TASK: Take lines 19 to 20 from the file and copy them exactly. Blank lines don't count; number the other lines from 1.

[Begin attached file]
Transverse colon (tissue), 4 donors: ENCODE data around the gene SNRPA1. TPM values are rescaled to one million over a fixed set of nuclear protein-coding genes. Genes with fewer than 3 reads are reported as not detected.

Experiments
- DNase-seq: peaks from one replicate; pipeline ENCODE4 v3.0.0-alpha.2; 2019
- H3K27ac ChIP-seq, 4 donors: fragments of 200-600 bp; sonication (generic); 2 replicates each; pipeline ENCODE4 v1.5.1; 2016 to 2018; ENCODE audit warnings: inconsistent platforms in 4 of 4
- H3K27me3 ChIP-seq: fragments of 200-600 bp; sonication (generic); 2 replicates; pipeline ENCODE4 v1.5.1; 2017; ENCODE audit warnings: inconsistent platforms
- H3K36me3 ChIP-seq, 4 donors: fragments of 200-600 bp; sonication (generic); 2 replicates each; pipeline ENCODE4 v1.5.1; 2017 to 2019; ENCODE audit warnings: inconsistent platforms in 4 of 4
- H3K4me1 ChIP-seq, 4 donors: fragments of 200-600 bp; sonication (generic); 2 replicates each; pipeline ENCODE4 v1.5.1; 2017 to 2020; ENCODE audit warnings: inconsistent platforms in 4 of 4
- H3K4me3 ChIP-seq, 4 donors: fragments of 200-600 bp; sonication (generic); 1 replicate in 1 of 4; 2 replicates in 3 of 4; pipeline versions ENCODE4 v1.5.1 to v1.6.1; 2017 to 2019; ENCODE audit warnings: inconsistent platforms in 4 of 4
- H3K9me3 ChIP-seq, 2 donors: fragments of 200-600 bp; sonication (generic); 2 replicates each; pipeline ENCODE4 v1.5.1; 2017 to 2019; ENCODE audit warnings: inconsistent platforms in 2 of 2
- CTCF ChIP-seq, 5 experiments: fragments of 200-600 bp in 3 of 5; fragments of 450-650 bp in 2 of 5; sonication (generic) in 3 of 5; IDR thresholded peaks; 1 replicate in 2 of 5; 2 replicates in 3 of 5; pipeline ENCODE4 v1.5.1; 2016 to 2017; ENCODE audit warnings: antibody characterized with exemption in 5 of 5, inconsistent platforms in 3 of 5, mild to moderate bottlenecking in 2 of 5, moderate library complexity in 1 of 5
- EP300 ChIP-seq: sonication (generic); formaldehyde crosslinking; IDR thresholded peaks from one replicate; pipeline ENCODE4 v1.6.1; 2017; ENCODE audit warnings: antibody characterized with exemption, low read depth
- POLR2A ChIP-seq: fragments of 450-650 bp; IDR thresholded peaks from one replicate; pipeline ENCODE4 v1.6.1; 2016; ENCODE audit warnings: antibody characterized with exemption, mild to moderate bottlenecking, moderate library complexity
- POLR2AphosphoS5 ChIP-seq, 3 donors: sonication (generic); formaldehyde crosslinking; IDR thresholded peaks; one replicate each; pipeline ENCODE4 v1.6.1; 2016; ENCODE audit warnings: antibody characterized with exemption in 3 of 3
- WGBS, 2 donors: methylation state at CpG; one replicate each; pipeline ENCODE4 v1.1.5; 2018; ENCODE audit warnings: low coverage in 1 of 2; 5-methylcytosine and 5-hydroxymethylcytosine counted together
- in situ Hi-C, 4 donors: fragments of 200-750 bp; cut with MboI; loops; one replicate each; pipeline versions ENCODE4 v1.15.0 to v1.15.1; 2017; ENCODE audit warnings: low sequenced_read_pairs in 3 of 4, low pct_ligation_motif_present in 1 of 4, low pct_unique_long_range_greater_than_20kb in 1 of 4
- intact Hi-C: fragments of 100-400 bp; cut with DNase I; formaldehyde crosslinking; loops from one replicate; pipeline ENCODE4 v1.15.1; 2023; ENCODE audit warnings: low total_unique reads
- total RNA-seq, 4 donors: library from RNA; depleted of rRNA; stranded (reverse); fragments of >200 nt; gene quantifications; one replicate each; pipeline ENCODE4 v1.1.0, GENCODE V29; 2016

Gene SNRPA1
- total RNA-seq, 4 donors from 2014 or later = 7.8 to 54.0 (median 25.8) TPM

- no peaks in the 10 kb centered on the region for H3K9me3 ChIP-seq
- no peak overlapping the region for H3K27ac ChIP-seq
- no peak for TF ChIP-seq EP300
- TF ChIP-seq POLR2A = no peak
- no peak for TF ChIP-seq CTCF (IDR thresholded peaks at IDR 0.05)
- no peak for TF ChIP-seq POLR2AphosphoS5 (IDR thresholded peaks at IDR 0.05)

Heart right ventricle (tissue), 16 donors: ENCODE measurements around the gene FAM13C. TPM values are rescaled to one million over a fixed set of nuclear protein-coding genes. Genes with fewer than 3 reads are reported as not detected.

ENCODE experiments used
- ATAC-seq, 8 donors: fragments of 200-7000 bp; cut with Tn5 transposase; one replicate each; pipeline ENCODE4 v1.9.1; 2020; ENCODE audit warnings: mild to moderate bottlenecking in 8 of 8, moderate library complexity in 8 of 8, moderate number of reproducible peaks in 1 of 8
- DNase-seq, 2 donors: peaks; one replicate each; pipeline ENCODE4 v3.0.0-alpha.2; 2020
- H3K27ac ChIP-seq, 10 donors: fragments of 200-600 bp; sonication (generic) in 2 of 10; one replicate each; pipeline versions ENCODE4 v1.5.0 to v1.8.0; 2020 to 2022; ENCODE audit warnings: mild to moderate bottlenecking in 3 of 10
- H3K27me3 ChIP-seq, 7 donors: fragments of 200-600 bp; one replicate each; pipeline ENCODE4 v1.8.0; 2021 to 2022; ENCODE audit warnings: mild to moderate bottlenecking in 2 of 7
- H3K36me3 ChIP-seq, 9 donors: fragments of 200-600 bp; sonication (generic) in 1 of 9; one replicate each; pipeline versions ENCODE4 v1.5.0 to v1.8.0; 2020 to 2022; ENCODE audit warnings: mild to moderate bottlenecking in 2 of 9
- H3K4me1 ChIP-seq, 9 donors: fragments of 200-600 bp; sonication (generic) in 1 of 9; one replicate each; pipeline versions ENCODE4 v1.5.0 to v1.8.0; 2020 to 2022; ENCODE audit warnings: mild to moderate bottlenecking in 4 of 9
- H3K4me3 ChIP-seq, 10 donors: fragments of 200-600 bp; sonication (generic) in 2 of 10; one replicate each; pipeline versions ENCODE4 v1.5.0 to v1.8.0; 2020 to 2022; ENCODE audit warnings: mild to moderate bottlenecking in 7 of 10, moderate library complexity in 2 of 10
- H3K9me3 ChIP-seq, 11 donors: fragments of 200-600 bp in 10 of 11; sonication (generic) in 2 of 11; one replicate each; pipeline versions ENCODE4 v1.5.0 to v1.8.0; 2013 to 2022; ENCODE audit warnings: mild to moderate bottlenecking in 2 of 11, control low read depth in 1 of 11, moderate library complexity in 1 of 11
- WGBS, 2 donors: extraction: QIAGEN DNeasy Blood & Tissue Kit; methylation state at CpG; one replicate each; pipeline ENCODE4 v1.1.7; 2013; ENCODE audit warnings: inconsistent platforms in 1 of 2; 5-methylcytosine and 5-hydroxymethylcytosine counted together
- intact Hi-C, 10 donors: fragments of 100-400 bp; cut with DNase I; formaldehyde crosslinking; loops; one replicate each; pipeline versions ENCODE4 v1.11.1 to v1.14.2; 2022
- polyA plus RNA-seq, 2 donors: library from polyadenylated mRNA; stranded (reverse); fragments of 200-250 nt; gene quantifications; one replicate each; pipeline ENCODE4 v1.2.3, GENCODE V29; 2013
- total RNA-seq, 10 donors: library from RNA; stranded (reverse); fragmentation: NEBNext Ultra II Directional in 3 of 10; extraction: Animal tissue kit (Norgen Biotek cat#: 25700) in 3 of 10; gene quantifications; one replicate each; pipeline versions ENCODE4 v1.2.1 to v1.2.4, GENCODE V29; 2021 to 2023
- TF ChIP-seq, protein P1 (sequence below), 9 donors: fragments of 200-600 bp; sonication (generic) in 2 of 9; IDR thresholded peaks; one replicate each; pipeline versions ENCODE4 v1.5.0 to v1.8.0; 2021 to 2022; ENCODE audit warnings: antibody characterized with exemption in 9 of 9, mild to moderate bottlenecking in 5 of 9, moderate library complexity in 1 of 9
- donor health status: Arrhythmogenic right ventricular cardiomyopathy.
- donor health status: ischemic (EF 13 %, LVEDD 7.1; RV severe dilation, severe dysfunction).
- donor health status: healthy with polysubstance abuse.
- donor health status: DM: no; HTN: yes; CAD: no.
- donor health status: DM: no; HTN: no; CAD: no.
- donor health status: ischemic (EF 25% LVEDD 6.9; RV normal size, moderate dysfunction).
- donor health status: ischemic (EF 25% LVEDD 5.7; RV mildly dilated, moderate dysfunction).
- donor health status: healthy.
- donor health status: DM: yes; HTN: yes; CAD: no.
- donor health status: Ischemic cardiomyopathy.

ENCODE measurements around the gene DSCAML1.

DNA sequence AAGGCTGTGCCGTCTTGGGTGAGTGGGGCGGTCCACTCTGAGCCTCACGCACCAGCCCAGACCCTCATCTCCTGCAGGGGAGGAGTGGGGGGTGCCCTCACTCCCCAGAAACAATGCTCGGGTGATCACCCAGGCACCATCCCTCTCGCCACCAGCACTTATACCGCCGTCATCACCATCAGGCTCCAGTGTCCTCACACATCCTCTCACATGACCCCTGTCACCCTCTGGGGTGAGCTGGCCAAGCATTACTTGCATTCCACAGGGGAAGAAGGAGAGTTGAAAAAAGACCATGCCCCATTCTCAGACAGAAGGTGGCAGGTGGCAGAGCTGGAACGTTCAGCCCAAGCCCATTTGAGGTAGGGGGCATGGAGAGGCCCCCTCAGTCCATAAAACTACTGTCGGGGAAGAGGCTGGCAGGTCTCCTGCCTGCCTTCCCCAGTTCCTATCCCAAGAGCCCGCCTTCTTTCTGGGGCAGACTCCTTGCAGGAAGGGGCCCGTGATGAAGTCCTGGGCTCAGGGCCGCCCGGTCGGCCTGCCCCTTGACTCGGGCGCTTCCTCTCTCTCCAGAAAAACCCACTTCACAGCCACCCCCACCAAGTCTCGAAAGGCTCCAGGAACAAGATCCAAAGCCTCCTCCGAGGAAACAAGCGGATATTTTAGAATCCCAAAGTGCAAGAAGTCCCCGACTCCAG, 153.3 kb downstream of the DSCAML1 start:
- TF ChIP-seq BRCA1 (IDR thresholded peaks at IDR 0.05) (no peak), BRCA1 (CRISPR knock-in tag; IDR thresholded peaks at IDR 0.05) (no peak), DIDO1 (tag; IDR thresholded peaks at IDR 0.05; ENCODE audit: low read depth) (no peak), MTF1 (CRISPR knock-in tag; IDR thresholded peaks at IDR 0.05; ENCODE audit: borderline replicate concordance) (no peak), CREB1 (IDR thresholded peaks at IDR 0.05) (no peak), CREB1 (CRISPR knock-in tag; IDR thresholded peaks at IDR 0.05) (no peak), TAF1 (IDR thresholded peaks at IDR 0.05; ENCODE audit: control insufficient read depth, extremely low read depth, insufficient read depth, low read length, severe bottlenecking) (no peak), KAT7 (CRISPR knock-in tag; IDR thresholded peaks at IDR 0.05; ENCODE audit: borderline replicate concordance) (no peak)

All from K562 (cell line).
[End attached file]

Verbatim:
- total RNA-seq, 4 donors from 2014 or later = 7.8 to 54.0 (median 25.8) TPM

- no peaks in the 10 kb centered on the region for H3K9me3 ChIP-seq